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IranElections2021 April 14, 2021

Iran’s botched handling of the coronavirus may impact June election

By Masoud Mostajabi

Iran’s fight against the coronavirus pandemic has been riddled with turbulence since the outbreak began in February 2020. Entering its fourth wave, the country, which has the highest rate of COVID-19 deaths and cases in the Middle East, continues to experience a surge of infections under difficult circumstances. This is partly due to US sanctions but also because of the Iranian government’s mismanagement and corruption, which in turn could influence and further depress voter turnout in the June presidential election.

Mishandling began from the start, as Iranian officials prioritized 2020 parliamentary elections over public safety after waiting too long to stop direct flights from China. Internal squabbles since then have hindered Iran from effectively suppressing COVID-19, with health officials calling for stricter lockdowns while some politicians and clerics have insisted on keeping the sanctions-strained economy and communal houses of worship open.

There has also been criticism of the government for allowing a handful of companies to obtain licenses and a favorable currency exchange rate (42,000 rials = $1 compared to a market rate of 250,000 rials = $1) to import Personal Protection Equipment (PPE). Many used the opportunity to import other goods or faulty PPE to make more money. Hamidreza Rahmati, an Iranian manufacturer of face masks, exposed non-standard low-quality imported masks in an interview with Gostaresh News in October 2020. Nassrollah Pezhmanfar, chairman of a parliamentary committee that deals with government criticism, pointed out in a November 10, 2020 press conference that 30 percent—equivalent to $32 billion—of foreign funds ear-marked for import of necessary goods during the current Iranian year—beginning in March 2020—had vanished in the hands of, what he called, “the mafia.”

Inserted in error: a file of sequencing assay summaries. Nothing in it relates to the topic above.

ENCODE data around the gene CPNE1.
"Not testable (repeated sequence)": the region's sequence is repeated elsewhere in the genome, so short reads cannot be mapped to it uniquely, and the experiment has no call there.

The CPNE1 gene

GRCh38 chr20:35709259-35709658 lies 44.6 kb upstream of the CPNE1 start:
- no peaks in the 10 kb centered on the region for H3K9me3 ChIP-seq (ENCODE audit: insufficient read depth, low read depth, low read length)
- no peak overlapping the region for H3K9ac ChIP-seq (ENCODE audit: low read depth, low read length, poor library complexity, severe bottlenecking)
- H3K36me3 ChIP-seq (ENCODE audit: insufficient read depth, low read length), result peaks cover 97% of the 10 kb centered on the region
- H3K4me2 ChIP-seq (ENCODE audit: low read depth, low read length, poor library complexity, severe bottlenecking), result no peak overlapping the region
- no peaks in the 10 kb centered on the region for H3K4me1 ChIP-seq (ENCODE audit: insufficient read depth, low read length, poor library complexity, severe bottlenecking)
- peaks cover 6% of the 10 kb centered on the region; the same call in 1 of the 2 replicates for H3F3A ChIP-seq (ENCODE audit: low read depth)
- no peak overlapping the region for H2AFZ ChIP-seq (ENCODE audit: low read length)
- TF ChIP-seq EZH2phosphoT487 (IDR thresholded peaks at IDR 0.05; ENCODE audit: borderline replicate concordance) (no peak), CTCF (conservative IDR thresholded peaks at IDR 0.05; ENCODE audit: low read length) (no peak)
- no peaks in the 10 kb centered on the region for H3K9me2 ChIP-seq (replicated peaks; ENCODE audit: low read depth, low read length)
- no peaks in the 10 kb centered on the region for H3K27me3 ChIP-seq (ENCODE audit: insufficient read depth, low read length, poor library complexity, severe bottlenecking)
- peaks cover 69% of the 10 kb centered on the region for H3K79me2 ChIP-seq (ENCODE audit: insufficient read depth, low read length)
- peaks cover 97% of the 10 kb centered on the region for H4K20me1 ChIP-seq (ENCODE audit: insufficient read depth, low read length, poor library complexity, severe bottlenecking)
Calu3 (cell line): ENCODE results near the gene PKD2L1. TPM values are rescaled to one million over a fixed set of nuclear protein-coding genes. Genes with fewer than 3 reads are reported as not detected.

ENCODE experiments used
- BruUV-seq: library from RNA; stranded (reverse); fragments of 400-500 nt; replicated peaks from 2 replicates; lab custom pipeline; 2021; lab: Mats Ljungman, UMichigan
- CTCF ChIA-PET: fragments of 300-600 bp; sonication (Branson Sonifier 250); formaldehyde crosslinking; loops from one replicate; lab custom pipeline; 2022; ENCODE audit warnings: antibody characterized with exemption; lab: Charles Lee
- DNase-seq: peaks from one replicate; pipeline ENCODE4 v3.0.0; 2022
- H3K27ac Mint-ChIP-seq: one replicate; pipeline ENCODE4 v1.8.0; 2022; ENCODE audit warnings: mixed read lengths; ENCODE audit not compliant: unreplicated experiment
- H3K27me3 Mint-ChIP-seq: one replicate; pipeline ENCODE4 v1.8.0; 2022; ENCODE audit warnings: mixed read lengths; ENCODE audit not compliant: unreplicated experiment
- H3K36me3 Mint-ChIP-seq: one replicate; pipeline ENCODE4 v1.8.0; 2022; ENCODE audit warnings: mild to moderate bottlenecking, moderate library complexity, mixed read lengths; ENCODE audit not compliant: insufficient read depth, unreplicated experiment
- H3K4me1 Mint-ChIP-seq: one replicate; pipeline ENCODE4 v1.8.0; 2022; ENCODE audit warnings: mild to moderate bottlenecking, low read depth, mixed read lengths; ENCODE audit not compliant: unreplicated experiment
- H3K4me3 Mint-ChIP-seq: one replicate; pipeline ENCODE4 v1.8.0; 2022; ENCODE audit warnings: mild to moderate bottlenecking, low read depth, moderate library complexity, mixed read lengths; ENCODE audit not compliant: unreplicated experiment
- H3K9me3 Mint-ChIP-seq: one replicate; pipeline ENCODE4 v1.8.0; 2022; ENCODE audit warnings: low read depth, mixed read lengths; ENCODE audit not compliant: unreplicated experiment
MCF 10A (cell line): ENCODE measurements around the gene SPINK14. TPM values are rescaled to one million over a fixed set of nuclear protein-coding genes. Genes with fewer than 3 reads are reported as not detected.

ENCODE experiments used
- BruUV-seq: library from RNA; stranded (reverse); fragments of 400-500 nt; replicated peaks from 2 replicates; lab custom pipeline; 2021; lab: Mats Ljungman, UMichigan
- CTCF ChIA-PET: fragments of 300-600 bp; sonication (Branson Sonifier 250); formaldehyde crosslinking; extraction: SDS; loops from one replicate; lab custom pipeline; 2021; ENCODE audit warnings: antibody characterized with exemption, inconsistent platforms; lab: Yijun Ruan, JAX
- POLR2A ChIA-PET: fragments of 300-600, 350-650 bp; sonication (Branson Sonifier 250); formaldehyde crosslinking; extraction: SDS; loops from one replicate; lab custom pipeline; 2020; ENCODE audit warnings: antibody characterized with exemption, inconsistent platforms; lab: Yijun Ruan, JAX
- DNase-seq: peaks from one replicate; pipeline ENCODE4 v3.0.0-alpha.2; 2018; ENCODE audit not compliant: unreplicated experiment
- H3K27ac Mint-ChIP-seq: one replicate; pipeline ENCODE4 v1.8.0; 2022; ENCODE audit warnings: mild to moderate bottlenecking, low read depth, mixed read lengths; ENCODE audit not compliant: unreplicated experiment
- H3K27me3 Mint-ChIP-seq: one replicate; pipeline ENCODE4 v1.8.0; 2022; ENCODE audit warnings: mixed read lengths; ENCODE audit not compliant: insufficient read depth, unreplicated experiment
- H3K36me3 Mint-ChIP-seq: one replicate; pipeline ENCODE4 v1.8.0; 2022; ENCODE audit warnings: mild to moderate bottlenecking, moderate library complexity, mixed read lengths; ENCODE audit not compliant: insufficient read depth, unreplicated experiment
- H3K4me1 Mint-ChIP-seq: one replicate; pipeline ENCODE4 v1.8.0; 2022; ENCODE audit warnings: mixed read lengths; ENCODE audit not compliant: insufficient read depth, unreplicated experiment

Mahmoud Najafi Arab, head of the Health Economics Commission at the Tehran Chamber of Commerce, Industries, Mines, and Agriculture announced on January 24, 2021 that $2.5 billion would be set aside in the next Iranian year (March 21, 2021 to March 20, 2022) for importing medicine and medical equipment. He did not specify how much would go toward COVID-19 vaccines.

The United Nations Office on Drugs and Crime has warned of corruption risks related to manufacturing, allocation, and distribution of COVID-19 vaccines around the globe. Given that Iran ranks 149 out of 180 countries on Transparency International’s 2020 Corruption Perception Index, Iranian citizens have ample reason to be suspicious about COVID-19 vaccination plans in their country.

Public discontent over the slow vaccine rollout in Iran has grown after the death of two prominent soccer players from COVID-19. Some Iranians on social media facetiously dubbed them “vaccine martyrs, ”co-opting the revolutionary language of the establishment, with one former soccer star, Sohrab Bakhtiyarizadeh, saying via his Instagram: “This isn’t about the expensiveness of gasoline anymore, where you answered the people with bullets. An approved vaccine is the right of the people.”

Meanwhile, there has been no clarity on whether vaccination will be free.